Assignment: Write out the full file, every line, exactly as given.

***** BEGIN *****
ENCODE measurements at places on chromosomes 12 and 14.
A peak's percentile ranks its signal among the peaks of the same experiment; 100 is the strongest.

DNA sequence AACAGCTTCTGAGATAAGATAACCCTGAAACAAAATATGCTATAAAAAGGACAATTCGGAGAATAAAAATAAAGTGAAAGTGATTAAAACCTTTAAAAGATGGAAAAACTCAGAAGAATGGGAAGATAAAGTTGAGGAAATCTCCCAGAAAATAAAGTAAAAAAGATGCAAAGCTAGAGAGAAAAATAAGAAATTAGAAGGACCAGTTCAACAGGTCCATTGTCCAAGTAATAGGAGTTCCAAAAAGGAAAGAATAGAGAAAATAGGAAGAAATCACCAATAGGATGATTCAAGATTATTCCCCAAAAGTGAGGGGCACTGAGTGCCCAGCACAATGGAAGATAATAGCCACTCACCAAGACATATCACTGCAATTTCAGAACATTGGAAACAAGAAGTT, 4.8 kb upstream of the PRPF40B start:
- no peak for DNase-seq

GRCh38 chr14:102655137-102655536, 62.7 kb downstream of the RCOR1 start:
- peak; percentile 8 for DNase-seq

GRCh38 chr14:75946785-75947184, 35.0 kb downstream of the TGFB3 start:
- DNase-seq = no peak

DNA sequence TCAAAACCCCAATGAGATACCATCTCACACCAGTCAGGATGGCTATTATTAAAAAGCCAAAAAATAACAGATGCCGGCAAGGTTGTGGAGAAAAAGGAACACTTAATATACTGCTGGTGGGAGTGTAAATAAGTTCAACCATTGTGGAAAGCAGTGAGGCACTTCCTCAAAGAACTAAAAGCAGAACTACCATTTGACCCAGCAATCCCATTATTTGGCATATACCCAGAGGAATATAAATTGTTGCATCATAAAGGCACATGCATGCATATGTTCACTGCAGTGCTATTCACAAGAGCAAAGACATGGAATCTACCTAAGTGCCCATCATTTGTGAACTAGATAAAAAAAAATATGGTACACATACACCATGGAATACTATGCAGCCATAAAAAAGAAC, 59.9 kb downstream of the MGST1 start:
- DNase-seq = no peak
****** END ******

ENCODE measurements at places on chromosomes 12 and 14.
A peak's percentile ranks its signal among the peaks of the same experiment; 100 is the strongest.

DNA sequence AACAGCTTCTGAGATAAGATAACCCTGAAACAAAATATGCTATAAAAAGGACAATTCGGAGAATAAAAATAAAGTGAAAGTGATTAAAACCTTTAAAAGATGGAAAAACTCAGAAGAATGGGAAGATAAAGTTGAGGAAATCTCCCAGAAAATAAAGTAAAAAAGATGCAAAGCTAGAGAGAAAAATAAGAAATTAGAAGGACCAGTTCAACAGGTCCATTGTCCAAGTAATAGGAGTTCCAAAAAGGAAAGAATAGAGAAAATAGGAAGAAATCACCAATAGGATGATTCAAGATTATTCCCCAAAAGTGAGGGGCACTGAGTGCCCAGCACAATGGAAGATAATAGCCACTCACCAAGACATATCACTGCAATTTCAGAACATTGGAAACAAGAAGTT, 4.8 kb upstream of the PRPF40B start:
- no peak for DNase-seq

GRCh38 chr14:102655137-102655536, 62.7 kb downstream of the RCOR1 start:
- peak; percentile 8 for DNase-seq

GRCh38 chr14:75946785-75947184, 35.0 kb downstream of the TGFB3 start:
- DNase-seq = no peak

DNA sequence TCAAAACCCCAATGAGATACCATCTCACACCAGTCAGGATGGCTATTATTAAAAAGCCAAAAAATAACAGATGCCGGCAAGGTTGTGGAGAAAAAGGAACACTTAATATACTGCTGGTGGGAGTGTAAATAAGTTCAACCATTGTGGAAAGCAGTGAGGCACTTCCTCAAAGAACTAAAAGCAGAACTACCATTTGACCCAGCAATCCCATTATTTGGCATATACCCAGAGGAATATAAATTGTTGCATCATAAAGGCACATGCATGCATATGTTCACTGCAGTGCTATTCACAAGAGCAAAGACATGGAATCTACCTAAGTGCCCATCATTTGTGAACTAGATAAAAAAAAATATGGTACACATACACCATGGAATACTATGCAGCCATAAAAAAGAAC, 59.9 kb downstream of the MGST1 start:
- DNase-seq = no peak